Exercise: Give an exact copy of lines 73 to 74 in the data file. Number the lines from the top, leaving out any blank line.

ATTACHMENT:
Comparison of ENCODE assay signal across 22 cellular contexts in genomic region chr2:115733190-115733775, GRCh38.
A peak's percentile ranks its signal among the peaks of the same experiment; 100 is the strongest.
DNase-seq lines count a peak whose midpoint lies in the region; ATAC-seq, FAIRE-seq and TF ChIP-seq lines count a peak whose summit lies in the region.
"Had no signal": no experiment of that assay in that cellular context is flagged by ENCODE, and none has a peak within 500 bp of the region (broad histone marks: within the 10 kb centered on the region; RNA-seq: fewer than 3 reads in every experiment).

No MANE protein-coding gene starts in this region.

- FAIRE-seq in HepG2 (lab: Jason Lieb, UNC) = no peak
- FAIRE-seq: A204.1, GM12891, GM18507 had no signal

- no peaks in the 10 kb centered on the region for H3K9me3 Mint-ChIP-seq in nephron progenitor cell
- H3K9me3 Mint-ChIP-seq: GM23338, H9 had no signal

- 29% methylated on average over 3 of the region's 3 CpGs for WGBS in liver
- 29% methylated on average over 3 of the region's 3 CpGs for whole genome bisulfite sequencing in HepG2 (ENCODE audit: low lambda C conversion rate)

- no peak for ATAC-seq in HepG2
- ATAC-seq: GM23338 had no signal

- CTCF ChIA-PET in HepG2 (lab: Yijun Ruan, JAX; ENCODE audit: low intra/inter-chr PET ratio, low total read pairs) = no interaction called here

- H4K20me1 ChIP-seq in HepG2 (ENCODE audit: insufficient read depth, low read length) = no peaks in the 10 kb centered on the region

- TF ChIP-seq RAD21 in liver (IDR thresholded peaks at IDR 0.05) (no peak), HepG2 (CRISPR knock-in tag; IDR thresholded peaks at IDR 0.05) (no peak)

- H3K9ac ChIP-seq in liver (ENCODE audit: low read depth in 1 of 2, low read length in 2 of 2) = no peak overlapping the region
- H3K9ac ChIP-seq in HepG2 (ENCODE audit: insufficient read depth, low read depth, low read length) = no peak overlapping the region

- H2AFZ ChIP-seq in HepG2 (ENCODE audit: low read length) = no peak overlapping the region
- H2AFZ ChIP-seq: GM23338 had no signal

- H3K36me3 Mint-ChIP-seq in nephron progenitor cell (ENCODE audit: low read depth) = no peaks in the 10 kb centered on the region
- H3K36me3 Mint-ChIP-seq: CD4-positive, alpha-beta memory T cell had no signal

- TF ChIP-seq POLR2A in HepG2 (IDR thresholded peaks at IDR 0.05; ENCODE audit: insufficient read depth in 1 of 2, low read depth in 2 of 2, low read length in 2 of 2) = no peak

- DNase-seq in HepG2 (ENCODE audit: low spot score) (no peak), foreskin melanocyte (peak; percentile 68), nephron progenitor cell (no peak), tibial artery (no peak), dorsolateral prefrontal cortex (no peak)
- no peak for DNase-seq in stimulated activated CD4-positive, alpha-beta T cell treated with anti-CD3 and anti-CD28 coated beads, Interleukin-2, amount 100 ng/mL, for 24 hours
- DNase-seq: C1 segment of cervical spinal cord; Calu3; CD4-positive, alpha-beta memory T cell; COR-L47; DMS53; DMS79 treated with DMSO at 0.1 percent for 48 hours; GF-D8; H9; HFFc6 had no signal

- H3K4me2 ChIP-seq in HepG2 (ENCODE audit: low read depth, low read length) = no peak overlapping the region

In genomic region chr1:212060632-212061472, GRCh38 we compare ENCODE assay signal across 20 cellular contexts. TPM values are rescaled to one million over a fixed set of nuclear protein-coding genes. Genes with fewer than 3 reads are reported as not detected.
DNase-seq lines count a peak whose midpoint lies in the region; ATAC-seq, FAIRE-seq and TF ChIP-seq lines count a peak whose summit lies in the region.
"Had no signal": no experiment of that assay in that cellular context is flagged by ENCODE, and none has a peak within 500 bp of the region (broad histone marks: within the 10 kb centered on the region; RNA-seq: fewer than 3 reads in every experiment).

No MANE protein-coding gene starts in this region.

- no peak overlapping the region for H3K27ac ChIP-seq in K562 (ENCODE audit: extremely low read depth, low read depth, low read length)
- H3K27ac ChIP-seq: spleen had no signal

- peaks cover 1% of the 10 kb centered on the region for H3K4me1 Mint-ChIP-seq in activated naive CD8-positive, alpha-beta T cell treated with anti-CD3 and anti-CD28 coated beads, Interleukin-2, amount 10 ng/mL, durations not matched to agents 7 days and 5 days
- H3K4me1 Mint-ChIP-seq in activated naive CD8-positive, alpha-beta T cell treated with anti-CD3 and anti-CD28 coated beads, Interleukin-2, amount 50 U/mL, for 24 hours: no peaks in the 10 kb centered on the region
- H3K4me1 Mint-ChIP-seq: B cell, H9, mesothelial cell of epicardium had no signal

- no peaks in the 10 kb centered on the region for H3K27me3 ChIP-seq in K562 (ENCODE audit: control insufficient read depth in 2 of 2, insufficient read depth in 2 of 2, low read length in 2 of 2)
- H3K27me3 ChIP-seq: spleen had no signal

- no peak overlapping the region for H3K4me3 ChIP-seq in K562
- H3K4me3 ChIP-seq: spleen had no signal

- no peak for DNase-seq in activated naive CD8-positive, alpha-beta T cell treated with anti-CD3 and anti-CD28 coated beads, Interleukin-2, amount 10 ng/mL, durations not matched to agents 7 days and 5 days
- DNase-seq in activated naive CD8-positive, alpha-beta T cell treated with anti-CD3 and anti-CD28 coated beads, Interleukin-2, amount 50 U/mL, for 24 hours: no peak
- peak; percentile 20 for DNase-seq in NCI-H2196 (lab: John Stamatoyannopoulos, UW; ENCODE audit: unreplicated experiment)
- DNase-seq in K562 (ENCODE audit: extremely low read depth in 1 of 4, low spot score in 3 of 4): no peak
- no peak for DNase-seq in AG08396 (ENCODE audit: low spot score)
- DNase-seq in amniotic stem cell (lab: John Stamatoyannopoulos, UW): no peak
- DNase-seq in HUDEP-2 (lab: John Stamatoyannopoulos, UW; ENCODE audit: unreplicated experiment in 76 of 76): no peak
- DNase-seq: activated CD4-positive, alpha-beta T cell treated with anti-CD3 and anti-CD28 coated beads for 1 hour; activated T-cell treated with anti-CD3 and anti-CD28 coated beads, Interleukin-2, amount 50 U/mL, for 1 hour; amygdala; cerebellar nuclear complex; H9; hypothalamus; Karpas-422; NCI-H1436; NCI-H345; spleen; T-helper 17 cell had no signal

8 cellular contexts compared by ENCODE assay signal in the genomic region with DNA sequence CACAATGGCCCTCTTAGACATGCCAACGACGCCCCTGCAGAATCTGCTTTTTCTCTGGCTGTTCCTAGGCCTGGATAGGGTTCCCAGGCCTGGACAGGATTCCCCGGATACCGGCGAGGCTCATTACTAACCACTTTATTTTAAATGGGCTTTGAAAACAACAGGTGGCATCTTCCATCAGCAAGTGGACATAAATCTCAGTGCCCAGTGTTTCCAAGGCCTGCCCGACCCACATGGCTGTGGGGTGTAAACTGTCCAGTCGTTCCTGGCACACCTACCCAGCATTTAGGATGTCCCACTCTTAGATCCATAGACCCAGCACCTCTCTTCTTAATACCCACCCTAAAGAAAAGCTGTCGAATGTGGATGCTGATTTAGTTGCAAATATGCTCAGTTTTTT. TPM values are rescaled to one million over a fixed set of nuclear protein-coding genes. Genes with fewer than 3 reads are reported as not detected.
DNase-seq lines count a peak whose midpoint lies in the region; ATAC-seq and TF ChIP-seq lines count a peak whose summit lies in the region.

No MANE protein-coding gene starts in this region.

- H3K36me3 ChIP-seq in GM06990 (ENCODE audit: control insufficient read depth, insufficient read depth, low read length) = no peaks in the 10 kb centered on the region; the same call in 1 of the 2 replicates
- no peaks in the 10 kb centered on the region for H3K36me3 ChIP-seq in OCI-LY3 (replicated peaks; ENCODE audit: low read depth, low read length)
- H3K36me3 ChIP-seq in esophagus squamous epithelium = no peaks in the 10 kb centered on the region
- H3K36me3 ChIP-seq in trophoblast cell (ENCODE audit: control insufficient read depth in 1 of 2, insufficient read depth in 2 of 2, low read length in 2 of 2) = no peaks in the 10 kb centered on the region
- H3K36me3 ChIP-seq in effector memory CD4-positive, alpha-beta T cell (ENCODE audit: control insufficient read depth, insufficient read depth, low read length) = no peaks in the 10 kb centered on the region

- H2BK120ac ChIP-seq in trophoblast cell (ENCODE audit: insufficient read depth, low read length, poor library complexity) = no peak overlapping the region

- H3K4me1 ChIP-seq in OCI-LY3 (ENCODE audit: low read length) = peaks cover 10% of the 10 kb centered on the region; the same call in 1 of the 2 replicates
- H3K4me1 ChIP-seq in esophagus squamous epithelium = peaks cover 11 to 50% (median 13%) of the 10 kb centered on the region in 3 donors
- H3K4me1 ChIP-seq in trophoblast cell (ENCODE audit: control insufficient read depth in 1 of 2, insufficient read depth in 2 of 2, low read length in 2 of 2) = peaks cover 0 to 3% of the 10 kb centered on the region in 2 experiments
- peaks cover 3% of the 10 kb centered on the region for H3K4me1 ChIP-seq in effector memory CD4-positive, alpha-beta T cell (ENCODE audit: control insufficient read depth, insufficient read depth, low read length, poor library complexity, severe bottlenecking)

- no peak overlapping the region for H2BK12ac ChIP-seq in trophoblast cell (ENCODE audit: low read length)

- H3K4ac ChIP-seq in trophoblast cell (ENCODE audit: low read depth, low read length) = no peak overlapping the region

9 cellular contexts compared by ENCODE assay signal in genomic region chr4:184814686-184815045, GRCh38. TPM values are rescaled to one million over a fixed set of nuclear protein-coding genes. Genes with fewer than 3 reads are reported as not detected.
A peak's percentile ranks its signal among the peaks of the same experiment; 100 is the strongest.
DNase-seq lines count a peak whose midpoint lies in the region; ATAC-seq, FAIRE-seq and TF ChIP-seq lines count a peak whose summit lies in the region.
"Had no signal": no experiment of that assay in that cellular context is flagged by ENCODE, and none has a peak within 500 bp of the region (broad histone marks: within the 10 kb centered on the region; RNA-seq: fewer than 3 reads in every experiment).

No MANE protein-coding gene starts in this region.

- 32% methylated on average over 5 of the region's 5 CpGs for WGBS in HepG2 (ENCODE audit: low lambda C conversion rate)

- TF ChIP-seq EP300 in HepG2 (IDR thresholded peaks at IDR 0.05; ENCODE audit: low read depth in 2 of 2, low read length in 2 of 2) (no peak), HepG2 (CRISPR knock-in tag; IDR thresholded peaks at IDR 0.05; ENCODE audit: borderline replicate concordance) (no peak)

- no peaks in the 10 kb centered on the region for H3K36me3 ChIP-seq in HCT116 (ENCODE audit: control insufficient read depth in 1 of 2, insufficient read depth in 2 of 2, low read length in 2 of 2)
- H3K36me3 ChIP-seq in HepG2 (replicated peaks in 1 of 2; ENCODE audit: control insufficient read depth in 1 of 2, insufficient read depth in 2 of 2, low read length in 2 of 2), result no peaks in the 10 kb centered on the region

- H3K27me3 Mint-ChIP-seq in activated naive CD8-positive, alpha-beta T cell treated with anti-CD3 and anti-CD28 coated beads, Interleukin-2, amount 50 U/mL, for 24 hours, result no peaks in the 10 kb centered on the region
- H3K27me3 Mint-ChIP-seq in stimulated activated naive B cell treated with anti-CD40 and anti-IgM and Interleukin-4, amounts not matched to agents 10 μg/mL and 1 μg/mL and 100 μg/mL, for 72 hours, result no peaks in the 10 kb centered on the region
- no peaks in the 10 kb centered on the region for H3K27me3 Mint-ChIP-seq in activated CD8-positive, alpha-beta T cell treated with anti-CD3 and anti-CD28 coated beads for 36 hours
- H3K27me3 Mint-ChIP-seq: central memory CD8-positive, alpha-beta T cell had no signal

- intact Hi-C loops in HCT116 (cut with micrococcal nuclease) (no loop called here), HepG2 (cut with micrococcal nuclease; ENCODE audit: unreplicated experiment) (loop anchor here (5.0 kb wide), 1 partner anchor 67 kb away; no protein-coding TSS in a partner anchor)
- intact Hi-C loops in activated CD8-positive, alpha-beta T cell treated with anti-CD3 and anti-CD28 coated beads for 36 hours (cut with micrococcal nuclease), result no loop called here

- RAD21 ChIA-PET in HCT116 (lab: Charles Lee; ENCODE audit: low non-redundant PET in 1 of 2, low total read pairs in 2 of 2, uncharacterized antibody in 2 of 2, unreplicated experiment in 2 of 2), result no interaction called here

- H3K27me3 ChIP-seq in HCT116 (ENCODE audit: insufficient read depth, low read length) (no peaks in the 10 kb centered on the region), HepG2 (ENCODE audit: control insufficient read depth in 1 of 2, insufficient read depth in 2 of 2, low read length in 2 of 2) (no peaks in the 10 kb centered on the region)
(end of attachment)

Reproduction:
- H3K27me3 Mint-ChIP-seq in activated naive CD8-positive, alpha-beta T cell treated with anti-CD3 and anti-CD28 coated beads, Interleukin-2, amount 50 U/mL, for 24 hours, result no peaks in the 10 kb centered on the region
- H3K27me3 Mint-ChIP-seq in stimulated activated naive B cell treated with anti-CD40 and anti-IgM and Interleukin-4, amounts not matched to agents 10 μg/mL and 1 μg/mL and 100 μg/mL, for 72 hours, result no peaks in the 10 kb centered on the region